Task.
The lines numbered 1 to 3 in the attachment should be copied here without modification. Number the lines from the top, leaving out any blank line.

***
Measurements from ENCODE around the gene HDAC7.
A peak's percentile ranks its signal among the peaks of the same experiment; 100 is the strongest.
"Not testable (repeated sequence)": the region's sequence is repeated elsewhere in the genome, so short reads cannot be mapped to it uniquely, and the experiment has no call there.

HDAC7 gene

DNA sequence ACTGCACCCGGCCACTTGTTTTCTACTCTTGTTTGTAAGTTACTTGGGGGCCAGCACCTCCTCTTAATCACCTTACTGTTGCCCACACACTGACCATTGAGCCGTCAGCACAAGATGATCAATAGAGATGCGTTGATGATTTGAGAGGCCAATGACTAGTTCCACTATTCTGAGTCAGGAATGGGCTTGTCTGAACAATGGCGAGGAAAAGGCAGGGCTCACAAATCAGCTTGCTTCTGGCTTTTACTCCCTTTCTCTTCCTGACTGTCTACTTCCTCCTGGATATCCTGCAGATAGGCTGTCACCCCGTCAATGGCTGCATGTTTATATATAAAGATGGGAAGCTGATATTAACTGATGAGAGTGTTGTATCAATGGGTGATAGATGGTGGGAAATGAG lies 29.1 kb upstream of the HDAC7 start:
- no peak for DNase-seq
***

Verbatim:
Measurements from ENCODE around the gene HDAC7.
A peak's percentile ranks its signal among the peaks of the same experiment; 100 is the strongest.
"Not testable (repeated sequence)": the region's sequence is repeated elsewhere in the genome, so short reads cannot be mapped to it uniquely, and the experiment has no call there.